P.S. One final note… I write and talk about grief a lot because grief and loss have dominated much of my life, and I wanted to share one of the most helpful things I’ve found on the subject of grief. This post has been widely shared and frequently attributed to GSnow in various places online. It’s a very poignant and kind post in response to the heartfelt plea:
“My friend just died. I don’t know what to do.”
ALRIGHT, HERE GOES. I’M OLD. WHAT THAT MEANS IS THAT I’VE SURVIVED (SO FAR) AND A LOT OF PEOPLE I’VE KNOWN AND LOVED DID NOT.
I’VE LOST FRIENDS, BEST FRIENDS, ACQUAINTANCES, CO-WORKERS, GRANDPARENTS, MOM, RELATIVES, TEACHERS, MENTORS, STUDENTS, NEIGHBORS, AND A HOST OF OTHER FOLKS. I HAVE NO CHILDREN, AND I CAN’T IMAGINE THE PAIN IT MUST BE TO LOSE A CHILD. BUT HERE’S MY TWO CENTS.
I wish I could say you get used to people dying. I never did. I don’t want to. It tears a hole through me whenever somebody I love dies, no matter the circumstances. But I don’t want it to “not matter”. I don’t want it to be something that just passes.
My scars are a testament to the love and the relationship that I had for and with that person. And if the scar is deep, so was the love. So be it. Scars are a testament to life. Scars are a testament that I can love deeply and live deeply and be cut, or even gouged, and that I can heal and continue to live and continue to love. And the scar tissue is stronger than the original flesh ever was. Scars are a testament to life. Scars are only ugly to people who can’t see.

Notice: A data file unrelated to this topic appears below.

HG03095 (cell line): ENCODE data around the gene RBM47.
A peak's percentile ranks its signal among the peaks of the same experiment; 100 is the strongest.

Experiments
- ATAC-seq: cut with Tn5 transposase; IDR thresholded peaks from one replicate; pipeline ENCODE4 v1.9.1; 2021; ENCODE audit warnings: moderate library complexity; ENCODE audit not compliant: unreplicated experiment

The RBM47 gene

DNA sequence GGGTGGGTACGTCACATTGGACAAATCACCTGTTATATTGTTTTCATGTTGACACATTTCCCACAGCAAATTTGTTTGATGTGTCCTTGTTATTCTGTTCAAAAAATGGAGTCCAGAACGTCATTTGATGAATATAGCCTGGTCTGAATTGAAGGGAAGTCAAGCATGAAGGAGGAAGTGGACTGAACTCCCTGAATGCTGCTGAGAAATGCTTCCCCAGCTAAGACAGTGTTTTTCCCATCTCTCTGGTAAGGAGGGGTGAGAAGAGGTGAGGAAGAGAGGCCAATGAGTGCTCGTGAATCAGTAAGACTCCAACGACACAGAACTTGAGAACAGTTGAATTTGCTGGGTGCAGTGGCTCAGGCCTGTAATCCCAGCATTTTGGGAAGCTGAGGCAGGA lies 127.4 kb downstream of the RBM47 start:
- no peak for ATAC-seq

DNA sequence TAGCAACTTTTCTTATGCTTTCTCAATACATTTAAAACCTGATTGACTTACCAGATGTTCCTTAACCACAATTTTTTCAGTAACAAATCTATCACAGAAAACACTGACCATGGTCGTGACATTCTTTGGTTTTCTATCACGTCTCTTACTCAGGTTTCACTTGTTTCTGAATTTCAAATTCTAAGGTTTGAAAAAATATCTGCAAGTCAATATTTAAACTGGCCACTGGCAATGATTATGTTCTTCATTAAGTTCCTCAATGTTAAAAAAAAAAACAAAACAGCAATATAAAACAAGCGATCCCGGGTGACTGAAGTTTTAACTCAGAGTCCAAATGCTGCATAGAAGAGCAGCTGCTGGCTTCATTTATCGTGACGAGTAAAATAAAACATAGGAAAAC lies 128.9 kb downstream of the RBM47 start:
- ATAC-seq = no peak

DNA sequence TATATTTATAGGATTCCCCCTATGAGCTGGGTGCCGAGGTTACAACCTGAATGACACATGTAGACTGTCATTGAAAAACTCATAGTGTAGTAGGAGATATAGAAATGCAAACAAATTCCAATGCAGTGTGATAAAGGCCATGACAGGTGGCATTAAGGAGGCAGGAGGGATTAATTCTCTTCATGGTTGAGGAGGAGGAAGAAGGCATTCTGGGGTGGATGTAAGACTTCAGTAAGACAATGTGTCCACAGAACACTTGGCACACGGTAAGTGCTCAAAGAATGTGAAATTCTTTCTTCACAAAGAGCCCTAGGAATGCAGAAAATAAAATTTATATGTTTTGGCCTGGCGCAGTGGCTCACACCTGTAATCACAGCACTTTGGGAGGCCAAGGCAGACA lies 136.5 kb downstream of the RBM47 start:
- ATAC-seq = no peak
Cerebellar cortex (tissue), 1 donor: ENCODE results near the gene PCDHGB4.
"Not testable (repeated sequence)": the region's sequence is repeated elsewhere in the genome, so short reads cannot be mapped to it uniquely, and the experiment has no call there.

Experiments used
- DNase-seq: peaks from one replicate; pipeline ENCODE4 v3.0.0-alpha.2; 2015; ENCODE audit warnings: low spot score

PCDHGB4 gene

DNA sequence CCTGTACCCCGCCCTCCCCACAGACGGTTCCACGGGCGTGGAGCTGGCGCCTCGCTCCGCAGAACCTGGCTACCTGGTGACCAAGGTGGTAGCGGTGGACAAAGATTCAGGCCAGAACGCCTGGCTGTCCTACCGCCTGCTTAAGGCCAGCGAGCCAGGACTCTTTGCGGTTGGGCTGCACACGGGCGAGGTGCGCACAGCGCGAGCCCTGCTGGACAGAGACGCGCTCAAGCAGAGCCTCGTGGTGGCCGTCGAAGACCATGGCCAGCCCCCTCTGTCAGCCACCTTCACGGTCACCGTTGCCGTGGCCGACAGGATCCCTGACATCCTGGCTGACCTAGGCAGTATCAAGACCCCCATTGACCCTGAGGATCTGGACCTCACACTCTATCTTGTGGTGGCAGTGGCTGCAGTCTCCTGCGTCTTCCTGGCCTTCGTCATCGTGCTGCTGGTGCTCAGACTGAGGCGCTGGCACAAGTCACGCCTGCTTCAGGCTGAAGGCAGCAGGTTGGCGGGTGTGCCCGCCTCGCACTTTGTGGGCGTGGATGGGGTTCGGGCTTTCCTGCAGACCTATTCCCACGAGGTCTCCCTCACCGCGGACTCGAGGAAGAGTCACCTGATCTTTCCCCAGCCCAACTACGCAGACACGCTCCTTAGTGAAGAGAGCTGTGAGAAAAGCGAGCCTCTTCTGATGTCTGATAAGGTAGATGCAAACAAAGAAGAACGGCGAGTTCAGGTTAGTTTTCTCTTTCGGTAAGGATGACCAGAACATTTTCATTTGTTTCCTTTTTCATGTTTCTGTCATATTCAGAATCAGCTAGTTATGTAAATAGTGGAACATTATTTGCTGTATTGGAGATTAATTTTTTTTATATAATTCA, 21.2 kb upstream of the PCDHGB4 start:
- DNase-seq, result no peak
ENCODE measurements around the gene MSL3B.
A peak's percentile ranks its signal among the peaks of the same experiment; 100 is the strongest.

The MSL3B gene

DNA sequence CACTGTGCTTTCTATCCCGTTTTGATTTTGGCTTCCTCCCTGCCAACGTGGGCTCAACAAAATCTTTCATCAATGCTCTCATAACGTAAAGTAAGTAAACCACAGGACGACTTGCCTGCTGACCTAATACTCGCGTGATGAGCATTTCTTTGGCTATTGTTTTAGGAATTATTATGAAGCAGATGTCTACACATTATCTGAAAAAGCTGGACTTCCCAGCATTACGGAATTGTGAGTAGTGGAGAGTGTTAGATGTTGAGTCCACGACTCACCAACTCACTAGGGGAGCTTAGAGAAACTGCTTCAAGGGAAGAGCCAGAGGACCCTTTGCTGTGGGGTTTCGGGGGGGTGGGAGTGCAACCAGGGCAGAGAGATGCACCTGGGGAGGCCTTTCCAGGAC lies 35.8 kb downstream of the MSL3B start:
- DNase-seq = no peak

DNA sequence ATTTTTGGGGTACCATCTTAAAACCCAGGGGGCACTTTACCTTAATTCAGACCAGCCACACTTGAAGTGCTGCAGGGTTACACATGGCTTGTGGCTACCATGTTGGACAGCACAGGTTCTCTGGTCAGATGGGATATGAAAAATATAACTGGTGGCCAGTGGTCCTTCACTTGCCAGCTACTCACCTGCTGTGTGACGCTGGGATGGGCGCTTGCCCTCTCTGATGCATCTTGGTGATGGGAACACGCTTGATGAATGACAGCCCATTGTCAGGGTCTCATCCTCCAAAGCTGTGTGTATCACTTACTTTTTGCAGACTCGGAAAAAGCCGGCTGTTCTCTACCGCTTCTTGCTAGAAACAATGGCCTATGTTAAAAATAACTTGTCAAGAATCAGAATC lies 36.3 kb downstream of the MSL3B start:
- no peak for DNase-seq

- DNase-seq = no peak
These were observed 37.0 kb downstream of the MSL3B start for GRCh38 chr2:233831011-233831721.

As for grief, you’ll find it comes in waves. When the ship is first wrecked, you’re drowning, with wreckage all around you. Everything floating around you reminds you of the beauty and the magnificence of the ship that was, and is no more. And all you can do is float. You find some piece of the wreckage and you hang on for a while. Maybe it’s some physical thing. Maybe it’s a happy memory or a photograph. Maybe it’s a person who is also floating. For a while, all you can do is float. Stay alive.
In the beginning, the waves are 100 feet tall and crash over you without mercy. They come 10 seconds apart and don’t even give you time to catch your breath. All you can do is hang on and float. After a while, maybe weeks, maybe months, you’ll find the waves are still 100 feet tall, but they come further apart. When they come, they still crash all over you and wipe you out. But in between, you can breathe, you can function.
You never know what’s going to trigger the grief. It might be a song, a picture, a street intersection, the smell of a cup of coffee. It can be just about anything…and the wave comes crashing. But in between waves, there is life.
Somewhere down the line, and it’s different for everybody, you find that the waves are only 80 feet tall. Or 50 feet tall. And while they still come, they come further apart. You can see them coming. An anniversary, a birthday, or Christmas, or landing at O’Hare. You can see it coming, for the most part, and prepare yourself. And when it washes over you, you know that somehow you will, again, come out the other side. Soaking wet, sputtering, still hanging on to some tiny piece of the wreckage, but you’ll come out.
Take it from an old guy. The waves never stop coming, and somehow you don’t really want them to. But you learn that you’ll survive them. And other waves will come. And you’ll survive them too. If you’re lucky, you’ll have lots of scars from lots of loves. And lots of shipwrecks.
~ by GSnow